Can I Still Become A Lawful Permanent Resident If I Got Divorced?
If you came to the country on a marriage visa or received a conditional two-year green card on the basis of a marriage to a U.S. citizen, a divorce can really complicate your legal status. The immigration process can feel daunting and hard to navigate, and you may be feeling overwhelmed, or like your status is in jeopardy. Don’t worry. The good news is that there are legal options available that can allow you to continue on your path to citizenship, despite this rather big bump in the road. The more information you have about your options, the better off you will be.
What is the I-751 Visa?
The I-751 visa is usually applied for within 90 days of a spouse’s 2-year conditional green card expiring. Usually, both spouses must submit for the visa jointly. Ordinarily, if you are unable to file jointly, your application will not be approved. However, if your marriage has been annulled or ended in divorce, you may be able to avoid this requirement with an I-751 waiver. This waiver also applies to abusive situations, and situations where the citizen-spouse is trying to control the immigrant by refusing to sign off on the I-751 visa or to withdraw their support. If any of these situations apply to you, it is always a good idea to talk to a lawyer. While there are legal options available, they can be limited and difficult to navigate correctly on your own. Having the right help to inform you of all available options and correctly assess your eligibility as well as to advocate for your rights can make all the difference when it comes to getting a positive outcome.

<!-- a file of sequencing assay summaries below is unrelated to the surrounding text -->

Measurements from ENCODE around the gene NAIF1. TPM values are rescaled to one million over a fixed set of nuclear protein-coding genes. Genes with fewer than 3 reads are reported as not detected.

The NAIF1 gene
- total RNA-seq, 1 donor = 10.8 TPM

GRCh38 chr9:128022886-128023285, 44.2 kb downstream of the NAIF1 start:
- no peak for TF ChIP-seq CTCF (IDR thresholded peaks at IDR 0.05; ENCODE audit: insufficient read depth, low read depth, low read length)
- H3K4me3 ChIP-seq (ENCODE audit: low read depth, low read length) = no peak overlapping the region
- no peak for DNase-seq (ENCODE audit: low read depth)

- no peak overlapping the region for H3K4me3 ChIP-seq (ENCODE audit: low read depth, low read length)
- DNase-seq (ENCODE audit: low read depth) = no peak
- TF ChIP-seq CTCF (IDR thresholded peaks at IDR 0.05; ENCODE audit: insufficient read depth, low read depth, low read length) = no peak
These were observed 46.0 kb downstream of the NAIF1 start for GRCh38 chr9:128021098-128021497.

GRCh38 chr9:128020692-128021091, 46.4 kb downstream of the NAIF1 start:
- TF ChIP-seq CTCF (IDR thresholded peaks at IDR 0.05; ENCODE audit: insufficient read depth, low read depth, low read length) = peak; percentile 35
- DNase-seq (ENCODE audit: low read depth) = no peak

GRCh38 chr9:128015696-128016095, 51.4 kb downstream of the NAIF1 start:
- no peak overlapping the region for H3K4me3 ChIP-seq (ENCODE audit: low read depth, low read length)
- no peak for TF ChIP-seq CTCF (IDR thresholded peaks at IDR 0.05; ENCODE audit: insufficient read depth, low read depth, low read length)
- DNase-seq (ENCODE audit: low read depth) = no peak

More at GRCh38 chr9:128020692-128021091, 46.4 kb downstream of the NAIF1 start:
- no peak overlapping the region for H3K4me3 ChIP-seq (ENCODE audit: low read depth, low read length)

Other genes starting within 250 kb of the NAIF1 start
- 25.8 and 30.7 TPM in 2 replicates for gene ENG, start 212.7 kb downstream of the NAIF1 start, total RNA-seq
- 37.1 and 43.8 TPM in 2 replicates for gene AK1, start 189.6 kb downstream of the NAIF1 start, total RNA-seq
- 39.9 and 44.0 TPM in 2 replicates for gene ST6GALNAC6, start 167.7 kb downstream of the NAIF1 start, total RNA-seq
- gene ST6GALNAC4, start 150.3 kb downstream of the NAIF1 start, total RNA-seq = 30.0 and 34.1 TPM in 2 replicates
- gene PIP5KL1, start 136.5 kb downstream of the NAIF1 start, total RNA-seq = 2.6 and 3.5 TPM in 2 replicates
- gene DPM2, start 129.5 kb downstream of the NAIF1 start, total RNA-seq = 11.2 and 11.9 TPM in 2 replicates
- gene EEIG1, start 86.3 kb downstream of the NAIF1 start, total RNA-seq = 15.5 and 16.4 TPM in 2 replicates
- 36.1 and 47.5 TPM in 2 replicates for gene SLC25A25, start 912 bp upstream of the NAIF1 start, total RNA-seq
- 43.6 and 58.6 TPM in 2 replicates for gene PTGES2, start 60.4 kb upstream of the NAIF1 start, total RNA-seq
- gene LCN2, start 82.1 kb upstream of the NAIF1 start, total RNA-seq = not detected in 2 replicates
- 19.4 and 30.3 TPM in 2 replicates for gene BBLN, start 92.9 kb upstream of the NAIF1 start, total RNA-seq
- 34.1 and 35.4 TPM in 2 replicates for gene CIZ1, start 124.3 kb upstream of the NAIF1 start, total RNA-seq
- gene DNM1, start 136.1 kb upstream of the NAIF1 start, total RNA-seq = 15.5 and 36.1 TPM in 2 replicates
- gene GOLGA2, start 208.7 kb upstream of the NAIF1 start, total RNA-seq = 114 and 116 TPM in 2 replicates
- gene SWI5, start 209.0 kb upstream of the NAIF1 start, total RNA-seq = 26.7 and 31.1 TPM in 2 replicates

Getting an I-751 Waiver
An I-751 waiver is not easy to get but they are available in certain circumstances. The level of scrutiny placed on these petitions is high, since the person applying came to the country with an intent to marry and is now no longer married. The most important thing that they will be looking for when they review your application is that the marriage was authentically entered into and that you did have a genuine and bona fide intention of entering into and remaining in the marriage in good faith. The more evidence that you have to support that the relationship was real, the more helpful it will be in securing a waiver. Even though the marriage ended, and even if you have proof that it was abusive, you will still need to be able to establish that you entered into the marriage in good faith. A lawyer can help you present your strongest possible case when applying.
Talk to Shirazi Immigration Law
If you are in need of assistance with an immigration-related matter, such as obtaining an I-751 waiver, or considering the best immigration and visa options for you, the experienced Atlanta family immigration attorneys at Shirazi immigration Law are ready to help. Contact Shirazi immigration Law today to schedule a consultation.